Chapter 11: Exploitation Rebranded: How International Law Sold Slavery as Forced Labour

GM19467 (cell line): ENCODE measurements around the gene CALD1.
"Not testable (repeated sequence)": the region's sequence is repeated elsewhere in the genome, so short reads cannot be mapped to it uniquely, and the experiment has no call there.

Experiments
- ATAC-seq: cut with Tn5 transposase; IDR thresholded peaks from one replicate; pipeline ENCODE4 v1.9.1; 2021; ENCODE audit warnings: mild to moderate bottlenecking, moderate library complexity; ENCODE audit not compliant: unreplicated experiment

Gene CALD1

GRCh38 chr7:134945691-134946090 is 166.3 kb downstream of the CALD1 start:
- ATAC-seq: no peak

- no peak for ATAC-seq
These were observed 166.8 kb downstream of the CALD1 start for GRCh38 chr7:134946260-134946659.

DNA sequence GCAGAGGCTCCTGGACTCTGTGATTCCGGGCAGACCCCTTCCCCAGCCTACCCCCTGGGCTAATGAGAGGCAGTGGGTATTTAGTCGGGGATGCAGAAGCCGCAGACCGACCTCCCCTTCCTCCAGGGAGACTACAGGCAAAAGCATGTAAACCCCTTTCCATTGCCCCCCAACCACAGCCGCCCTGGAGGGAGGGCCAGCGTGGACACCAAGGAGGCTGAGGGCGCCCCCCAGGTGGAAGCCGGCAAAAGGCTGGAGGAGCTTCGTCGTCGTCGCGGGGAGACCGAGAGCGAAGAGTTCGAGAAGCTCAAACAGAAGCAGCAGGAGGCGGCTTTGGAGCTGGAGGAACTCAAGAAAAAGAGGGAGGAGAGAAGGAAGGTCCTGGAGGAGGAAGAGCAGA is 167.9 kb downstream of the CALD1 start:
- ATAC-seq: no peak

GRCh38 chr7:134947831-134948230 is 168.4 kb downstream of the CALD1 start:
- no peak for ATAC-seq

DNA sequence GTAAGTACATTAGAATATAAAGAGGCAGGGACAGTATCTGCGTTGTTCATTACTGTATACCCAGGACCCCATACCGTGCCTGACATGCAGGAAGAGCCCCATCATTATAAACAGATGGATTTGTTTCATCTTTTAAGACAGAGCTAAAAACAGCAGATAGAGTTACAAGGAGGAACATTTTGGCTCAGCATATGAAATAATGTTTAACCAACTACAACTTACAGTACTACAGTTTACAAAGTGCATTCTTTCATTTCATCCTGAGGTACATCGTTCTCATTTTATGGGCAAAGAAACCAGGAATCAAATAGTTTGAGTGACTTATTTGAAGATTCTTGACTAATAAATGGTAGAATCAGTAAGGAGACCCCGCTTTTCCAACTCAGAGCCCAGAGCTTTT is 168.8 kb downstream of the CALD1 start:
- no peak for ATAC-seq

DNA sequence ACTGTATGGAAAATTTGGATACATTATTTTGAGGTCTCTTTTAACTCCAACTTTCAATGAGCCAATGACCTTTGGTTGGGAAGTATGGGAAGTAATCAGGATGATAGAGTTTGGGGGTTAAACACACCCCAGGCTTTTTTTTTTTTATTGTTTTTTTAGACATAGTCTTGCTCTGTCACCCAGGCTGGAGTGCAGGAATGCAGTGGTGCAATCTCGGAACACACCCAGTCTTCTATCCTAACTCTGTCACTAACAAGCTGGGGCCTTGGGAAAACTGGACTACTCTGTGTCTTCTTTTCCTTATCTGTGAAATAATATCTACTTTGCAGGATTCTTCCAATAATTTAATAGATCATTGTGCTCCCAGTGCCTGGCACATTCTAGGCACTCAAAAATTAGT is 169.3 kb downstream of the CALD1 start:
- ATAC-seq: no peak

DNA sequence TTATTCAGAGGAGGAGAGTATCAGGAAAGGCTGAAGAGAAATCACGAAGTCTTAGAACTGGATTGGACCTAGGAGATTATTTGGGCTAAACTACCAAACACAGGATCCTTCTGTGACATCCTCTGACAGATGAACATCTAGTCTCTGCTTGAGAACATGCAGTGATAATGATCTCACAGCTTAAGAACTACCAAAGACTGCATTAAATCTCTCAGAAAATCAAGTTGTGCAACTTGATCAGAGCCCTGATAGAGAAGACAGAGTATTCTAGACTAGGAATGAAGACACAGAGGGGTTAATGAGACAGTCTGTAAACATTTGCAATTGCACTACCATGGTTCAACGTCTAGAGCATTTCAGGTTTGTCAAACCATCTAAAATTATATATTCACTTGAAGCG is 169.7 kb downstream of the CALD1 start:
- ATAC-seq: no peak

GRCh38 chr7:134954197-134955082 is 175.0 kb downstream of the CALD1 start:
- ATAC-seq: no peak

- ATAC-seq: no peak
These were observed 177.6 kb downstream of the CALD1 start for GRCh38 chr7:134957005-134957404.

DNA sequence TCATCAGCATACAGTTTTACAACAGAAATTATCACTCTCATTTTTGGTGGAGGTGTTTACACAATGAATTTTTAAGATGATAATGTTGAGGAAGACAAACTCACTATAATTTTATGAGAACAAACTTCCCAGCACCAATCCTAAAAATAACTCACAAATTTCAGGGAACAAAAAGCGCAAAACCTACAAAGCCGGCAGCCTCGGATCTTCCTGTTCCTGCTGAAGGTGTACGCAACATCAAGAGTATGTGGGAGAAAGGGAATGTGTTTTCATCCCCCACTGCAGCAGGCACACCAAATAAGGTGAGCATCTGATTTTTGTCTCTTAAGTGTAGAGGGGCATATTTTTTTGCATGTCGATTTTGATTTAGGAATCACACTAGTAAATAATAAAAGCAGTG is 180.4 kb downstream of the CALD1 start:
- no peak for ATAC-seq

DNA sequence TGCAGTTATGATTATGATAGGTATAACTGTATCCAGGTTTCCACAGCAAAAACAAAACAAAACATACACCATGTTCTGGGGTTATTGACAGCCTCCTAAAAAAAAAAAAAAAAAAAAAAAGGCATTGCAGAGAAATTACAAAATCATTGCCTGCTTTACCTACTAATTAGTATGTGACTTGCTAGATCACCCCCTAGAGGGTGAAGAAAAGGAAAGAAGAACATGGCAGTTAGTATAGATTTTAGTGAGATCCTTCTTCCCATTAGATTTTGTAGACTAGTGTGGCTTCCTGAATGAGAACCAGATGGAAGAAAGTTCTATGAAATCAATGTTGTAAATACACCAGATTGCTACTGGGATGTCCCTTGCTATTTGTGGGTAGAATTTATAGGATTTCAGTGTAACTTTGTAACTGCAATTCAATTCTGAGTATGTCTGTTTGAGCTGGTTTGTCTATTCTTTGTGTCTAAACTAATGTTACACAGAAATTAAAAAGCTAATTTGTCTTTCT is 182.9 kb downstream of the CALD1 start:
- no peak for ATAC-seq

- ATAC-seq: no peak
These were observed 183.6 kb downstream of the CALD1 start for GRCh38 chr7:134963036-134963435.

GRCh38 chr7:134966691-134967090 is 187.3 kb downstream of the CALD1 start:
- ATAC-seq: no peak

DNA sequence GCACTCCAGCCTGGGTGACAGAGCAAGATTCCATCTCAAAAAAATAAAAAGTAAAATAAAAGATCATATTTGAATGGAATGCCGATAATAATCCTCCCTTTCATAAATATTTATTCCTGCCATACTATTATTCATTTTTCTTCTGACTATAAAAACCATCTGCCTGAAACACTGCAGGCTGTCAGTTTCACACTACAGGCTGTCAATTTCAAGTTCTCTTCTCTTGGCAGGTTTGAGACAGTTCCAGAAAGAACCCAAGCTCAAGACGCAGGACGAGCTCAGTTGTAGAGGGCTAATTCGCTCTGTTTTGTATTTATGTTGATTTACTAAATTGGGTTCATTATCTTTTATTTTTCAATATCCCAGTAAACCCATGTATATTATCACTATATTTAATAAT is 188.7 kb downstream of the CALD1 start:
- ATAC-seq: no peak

Nicholas McGeehan The prohibition of slavery was arguably the first human right which prompted action from a global community of states. This paper posits that the European colonial powers of the time were less concerned with abolishing slavery than they were with maintaining and developing their economic interests in Africa, a situation which led to a normative and institutional fracturing of slavery, as first forced labour and then servitude appeared in international law as practices related to, but somehow distinct from, slavery. It furthermore considers that the failure of human rights law to question the integrity of a framework it adopted, rather than designed, is to a large extent responsible for slavery’s marginalization in the human rights discourse. Part 1 addresses the human rights law framework on slavery, servitude and forced labour and highlights the extent of the confusion over the exact nature of those practices, with reference to recent case law from the European Court of Human Rights and the International Criminal Tribunal for the Former Yugoslavia (henceforth ECtHR and ICTY). Part 2 examines the position that slavery relates exclusively to ownership, a position which to a large extent justifies the separate existence of forced labour and servitude. Part three explores the background to the drafting of the international treaties which facilitated the separation of slavery and forced labour. Essentially, this is a study of how personalities and politics combined to shape the international lawmaking process which in turn influenced the treatment of slavery within human rights law. 219...
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